Luciano, born Salvatore Lucania on November 24, 1897, in Sicily, is considered the father of modern organized crime in the United States. He established the “Commission” in 1931 to unite the five major New York crime families and the Mafia’s criminal empire nationwide into a kind of corporation with him at the top.

Luciano immigrated with his family to New York when he was 9 years old. Trouble started early in his life with his involvement in teenage gangs. He soon had a rap sheet that included armed robbery, assault and gun possession. He landed his first prison sentence at age 18 after dealing heroin in New York’s Lower East Side in 1916. Luciano and Jewish gangster Meyer Lansky worked together in crime as young men. It is unclear how “Lucky” garnered his nickname but whether it was acquired for his success in gambling or for surviving gun and knife attacks, it seemed to fit.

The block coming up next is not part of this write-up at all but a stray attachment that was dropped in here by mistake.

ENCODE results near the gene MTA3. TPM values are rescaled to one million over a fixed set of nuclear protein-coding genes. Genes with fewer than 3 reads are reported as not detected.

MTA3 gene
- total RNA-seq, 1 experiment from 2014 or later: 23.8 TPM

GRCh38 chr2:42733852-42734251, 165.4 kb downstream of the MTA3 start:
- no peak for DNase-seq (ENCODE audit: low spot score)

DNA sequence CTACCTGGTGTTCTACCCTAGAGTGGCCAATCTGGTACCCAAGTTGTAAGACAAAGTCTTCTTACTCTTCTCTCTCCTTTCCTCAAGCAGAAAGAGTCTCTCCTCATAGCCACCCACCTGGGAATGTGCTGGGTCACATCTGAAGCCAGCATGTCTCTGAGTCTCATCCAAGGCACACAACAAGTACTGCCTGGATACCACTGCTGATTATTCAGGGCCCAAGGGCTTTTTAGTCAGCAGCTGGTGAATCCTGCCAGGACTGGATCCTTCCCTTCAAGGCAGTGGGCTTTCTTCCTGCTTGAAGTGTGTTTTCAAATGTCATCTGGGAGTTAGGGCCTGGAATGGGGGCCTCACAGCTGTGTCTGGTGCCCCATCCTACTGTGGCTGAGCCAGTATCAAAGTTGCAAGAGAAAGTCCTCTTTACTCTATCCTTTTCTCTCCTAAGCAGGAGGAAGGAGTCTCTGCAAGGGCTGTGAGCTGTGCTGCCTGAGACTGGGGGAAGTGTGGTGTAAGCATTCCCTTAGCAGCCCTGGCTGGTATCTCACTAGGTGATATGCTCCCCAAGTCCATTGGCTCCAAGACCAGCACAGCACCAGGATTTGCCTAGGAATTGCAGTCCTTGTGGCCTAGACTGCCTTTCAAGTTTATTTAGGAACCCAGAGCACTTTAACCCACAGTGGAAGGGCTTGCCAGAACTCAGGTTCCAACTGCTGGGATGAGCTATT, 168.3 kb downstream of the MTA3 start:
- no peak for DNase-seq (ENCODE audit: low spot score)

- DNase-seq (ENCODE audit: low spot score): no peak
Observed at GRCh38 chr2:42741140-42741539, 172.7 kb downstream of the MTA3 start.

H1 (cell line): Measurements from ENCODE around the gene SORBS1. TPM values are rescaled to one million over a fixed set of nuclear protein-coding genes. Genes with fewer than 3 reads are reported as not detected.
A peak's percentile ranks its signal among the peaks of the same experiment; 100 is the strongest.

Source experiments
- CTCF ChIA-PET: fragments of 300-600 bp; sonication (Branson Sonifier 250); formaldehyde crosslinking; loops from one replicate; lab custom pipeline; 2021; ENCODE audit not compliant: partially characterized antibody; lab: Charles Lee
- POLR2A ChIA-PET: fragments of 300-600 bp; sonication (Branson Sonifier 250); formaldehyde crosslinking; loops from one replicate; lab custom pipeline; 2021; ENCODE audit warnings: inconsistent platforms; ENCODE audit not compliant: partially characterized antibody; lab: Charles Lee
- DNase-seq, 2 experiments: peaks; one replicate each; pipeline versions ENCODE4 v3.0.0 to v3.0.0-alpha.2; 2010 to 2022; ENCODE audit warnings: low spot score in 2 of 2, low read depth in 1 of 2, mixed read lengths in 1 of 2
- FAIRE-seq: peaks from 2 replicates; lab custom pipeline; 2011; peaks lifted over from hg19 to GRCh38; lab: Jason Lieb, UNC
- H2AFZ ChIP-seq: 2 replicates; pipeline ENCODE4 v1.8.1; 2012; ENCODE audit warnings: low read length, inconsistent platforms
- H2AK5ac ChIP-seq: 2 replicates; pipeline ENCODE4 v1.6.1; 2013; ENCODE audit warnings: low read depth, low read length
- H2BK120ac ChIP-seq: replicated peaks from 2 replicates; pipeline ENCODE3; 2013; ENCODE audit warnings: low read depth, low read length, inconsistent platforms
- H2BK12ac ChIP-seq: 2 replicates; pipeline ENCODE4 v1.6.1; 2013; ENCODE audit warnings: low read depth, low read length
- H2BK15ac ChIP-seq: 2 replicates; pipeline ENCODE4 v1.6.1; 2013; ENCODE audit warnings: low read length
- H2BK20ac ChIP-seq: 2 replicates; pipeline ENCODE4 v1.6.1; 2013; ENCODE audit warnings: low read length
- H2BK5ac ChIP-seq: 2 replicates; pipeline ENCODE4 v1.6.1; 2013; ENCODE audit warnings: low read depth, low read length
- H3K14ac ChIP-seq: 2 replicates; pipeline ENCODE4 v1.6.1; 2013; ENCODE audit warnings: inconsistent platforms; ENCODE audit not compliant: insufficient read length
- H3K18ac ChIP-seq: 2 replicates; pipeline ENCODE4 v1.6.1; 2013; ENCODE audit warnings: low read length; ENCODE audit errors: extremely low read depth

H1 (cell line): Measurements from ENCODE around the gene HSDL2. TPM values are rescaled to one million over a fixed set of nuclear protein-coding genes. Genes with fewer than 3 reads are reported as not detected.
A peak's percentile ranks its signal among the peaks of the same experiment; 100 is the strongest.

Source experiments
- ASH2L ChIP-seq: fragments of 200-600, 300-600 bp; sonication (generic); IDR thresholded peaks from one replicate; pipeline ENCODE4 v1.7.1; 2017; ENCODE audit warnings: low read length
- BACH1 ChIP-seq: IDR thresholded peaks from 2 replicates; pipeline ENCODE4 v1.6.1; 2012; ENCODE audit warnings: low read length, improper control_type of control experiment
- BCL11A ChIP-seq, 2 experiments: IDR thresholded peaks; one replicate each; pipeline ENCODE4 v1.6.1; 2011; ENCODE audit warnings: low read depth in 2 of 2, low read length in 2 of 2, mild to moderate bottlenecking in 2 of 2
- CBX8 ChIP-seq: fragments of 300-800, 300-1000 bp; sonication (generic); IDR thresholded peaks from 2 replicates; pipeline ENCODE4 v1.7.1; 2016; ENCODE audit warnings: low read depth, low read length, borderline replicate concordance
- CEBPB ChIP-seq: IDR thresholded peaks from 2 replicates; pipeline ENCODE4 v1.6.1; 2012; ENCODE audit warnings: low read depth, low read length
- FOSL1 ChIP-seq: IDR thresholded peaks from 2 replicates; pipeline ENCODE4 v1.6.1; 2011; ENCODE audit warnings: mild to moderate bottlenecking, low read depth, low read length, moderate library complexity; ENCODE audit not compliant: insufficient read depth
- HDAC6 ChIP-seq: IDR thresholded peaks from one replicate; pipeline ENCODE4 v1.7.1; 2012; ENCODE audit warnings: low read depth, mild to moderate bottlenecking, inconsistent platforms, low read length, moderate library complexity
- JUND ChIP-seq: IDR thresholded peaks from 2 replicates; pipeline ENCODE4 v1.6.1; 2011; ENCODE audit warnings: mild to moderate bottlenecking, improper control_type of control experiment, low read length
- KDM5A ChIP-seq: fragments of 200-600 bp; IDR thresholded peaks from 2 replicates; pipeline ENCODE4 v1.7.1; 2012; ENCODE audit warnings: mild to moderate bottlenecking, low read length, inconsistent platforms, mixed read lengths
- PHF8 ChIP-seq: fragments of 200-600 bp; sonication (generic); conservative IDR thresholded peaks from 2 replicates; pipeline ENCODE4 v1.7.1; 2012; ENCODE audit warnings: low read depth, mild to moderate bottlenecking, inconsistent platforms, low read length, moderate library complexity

Luciano became wealthy in the bootlegging business during Prohibition under the tutelage of Arnold Rothstein. He came to power with his involvement in the assassination of New York Mafia boss Salvatore Maranzano in the fall of 1931. Luciano orchestrated the murder after learning that Maranzano planned to have him killed. He then unified New York’s crime families with the “Commission,” a national governing board for the crime families to make decisions and prevent gang warfare. The New York bosses traveled to Chicago to meet with Capone and leaders of more than 20 other Mafia units. Luciano accepted some Old World traditions of membership but eliminated the previous requirement that Mafia leaders must be of Sicilian origin, allowing in syndicates led by Jewish and Irish bosses. Luciano believed that Mafia membership was a lifelong devotion and once stated, “The only way out is in a box.” With the business out of the way, the Chicago delegates reveled in the success of their meeting by enjoying a feast, jazz music and the favors of prostitutes.